WHD: "O.K., you might want to do that before you file a complaint with us, because I can't guarantee that he's not going to fire you."
In another case, a GAO investigator posing as an employer tells the WHD she cannot afford to pay back wages to a worker—and the matter is dropped.
WHD: "Ok, well you will have to pay him at least the minimum wage for all the hours that he worked."
Fictitious employer: "Well, you know, like I said, all our contracts have dried up, we really don't have anything coming in, so..."
WHD: "Ok, so you're not in a position where you can pay him?"
Fictitious employer: "No."
WHD: "Ok, well then I will let him know that he has his private right to action to pursue the funds."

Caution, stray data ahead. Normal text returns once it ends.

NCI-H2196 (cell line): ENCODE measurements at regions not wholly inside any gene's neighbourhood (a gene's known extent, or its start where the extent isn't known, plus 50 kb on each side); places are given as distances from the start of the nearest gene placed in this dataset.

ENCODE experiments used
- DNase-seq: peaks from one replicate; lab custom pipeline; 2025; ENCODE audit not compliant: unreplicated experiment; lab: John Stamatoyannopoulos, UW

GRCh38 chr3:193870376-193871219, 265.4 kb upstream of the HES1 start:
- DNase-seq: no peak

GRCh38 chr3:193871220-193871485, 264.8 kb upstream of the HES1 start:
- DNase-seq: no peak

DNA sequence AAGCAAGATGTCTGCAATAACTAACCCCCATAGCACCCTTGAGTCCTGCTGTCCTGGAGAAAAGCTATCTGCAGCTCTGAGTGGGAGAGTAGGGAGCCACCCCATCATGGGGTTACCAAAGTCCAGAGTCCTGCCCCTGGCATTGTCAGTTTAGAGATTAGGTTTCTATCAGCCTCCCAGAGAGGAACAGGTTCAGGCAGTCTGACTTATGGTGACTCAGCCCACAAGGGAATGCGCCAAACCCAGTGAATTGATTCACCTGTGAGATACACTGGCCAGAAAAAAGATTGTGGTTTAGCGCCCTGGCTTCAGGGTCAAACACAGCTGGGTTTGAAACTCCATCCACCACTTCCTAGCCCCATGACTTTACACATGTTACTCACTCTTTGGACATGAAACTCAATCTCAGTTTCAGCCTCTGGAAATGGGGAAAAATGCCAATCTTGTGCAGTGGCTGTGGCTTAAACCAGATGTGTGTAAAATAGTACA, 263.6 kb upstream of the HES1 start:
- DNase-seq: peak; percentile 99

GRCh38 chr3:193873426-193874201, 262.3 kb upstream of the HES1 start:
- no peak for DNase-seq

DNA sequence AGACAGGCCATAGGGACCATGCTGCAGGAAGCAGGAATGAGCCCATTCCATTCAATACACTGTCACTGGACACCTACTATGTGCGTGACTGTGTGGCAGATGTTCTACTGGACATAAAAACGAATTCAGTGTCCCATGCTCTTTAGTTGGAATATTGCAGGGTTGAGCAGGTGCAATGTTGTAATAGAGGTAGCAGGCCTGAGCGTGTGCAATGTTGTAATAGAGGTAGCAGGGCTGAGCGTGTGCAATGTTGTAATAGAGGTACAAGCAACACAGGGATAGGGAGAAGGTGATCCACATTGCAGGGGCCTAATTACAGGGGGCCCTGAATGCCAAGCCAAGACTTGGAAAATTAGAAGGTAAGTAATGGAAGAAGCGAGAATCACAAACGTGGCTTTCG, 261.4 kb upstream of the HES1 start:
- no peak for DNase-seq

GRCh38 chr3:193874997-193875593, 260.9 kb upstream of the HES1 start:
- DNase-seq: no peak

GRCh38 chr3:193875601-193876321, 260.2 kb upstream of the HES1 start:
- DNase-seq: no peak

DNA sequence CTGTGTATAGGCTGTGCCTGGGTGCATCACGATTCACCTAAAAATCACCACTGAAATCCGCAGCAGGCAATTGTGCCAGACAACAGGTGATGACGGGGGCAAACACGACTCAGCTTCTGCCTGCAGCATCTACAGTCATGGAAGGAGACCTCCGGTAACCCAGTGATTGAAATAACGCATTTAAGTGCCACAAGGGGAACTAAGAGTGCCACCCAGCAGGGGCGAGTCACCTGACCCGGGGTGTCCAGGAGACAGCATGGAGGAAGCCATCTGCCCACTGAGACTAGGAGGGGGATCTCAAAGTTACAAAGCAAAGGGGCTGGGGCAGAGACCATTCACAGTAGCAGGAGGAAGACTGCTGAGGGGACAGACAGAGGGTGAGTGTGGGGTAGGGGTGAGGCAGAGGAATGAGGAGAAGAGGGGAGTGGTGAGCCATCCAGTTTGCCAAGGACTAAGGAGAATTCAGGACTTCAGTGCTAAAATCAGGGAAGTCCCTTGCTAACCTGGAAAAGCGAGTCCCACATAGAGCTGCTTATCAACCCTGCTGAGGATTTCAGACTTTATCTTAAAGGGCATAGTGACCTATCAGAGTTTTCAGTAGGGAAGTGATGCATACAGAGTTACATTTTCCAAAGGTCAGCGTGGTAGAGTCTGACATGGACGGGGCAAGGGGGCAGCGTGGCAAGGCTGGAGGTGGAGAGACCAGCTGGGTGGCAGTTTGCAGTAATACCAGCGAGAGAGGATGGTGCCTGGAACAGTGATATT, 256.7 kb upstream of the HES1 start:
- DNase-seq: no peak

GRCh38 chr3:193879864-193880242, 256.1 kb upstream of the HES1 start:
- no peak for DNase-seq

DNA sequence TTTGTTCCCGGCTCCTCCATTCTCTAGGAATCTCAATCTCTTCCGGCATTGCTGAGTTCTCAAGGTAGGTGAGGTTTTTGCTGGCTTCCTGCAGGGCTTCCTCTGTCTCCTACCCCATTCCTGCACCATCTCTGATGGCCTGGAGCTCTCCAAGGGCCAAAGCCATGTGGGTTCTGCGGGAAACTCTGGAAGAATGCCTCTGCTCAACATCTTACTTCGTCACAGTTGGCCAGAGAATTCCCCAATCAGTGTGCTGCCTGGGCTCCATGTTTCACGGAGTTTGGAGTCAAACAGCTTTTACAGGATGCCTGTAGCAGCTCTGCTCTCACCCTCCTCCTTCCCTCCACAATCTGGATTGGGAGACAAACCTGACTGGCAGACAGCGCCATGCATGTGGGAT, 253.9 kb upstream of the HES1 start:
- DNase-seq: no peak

In addition to the cases with fictitious employees and employers, the GAO found that the agency had "inadequately investigated" another 20 actual cases affecting at least 1,160 employees. In some cases it took over a year for the labor department to respond to a complaint. In others, cases were closed based on unverified information provided by an employer or simply dropped when an employer did not return phone calls.
For example, it took 22 months for the agency to assign an investigator after workers charged restaurants in Lawrenceburg, Tennessee with a series of child labor, minimum wage and overtime violations. The WHD determined that the enterprises owed $230,000 to 438 employees for the violations and for absconding with much of the workers' tips. The employers refused to compensate the workers for their tips. After rejecting the offer, the WHD dropped the case with no collection of back wages.